Iran Risks World Chess Ban Unless It Backs Competing With Israelis
Iran risks being suspended from international chess tournaments beginning next month unless it publicly approves of Iranian players facing competitors from Tehran’s regional foe, Israel, according to a senior member of the game’s global governing body.In a Tuesday interview with VOA Persian from his home in Athens, Greece, Nigel Short, International Chess Federation (FIDE) vice president and a British grandmaster, said Iran would be suspended if the body’s general assembly passed a resolution that he introduced on November 8 and the Islamist-ruled nation did not change its position on competition with Israelis.“Iran would be suspended until we get some guarantees that this thing will not happen again,” Short said, in reference to his assertion that Tehran regularly has violated FIDE rules in recent years by pressuring its chess players to avoid facing Israelis in global tournaments.“This motion has not been passed yet, and I wouldn’t like to predict what the General Assembly will do [in its December 6 meeting],” Short said. “But it may well be passed.”Nigel Short Interview With VOA PersianSorry, but your browser cannot support embedded video of this type, you can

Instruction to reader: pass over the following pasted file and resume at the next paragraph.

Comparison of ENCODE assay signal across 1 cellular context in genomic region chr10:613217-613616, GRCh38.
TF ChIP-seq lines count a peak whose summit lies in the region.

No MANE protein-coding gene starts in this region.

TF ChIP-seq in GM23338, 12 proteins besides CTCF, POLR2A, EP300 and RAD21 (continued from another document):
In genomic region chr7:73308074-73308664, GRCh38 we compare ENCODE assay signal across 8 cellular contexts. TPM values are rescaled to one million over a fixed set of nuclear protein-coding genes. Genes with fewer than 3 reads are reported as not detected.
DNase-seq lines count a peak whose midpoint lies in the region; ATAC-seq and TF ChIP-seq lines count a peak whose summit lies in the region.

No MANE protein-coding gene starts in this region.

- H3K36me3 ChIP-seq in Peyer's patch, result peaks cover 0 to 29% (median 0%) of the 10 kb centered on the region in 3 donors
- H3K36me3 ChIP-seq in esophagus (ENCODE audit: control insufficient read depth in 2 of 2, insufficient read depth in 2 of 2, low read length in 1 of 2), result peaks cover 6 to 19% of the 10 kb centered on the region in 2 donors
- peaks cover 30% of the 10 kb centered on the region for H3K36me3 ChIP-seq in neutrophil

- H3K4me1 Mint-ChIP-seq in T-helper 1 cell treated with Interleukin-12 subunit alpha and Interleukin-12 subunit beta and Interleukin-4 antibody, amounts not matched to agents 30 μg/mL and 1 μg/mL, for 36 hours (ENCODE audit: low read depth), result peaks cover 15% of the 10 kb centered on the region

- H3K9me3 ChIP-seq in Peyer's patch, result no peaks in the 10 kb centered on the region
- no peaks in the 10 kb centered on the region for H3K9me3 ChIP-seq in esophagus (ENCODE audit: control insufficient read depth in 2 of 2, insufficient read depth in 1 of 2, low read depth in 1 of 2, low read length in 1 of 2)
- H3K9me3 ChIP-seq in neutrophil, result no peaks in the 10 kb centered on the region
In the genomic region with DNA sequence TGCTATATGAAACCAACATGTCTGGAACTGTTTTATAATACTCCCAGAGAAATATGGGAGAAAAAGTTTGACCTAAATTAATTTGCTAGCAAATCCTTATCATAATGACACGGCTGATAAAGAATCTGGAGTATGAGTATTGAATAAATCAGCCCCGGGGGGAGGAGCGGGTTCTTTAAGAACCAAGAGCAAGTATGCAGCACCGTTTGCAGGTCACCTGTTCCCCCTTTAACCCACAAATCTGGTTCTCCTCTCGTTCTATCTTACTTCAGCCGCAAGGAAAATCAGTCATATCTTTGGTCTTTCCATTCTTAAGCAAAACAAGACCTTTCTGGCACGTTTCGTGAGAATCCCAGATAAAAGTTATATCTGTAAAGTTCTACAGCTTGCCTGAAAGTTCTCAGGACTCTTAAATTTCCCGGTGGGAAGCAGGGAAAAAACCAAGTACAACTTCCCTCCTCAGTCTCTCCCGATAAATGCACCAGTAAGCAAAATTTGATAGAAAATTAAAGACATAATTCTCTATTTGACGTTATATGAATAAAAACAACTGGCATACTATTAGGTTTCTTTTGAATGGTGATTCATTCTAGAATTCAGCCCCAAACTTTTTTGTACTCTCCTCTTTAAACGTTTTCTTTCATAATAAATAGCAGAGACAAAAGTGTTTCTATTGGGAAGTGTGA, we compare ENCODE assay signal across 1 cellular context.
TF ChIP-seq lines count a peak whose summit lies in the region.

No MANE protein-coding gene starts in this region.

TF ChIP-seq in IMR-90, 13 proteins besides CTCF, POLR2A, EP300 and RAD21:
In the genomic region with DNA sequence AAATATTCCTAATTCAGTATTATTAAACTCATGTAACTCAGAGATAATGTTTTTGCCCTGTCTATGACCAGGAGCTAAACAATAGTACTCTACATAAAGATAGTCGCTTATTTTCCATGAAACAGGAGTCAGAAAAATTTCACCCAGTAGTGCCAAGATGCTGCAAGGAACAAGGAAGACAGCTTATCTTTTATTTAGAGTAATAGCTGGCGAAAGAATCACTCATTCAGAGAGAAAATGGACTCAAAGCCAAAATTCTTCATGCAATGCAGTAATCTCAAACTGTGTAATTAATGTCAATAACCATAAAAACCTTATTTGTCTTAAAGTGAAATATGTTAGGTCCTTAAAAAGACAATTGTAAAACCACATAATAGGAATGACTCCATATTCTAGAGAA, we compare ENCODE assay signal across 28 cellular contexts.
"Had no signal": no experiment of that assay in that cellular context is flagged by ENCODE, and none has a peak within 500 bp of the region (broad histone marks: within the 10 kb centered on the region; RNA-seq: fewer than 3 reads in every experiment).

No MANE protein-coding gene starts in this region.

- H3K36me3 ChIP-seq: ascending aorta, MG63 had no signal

FILE – Iranian men play chess in a street in Tehran, Feb. 23, 2016.In July, FIDE published Dvorkovich’s letter and Nikoukhesal’s reply. Nikoukhesal asserted that Iranian players make their own decisions about whom to compete against, without his organization rendering “any advisory opinion.”“Iran does not answer our questions directly,” Short said. “The Iranians just say, ‘We follow FIDE statutes,’ but clearly they do not.”Chess24.com said Iranian government pressure on players to boycott Israel has led several of them to defect, with Firouzja, who currently resides with his father in France, being the most prominent.Moscow competitionAfter forfeiting his game with the Israeli player in April 2019, Firouzja entered the 2019 World Rapid & Blitz Chess Championship in Moscow, where he won a silver medal competing under the FIDE flag.Short cited Firouzja’s success as evidence that FIDE is not punishing Iranian players by increasing pressure on the Iran Chess Federation to change its practices.“We made it very clear, if Firouzja wants to play for FIDE, then he has to abide by the FIDE rules,” Short said. “If other Iranian players also are prepared to say they will follow FIDE statutes and compete against players from wherever, then we will be glad to facilitate and welcome them as well.”This article originated in VOA’s Persian Service. Click here for the original Persian version of the story.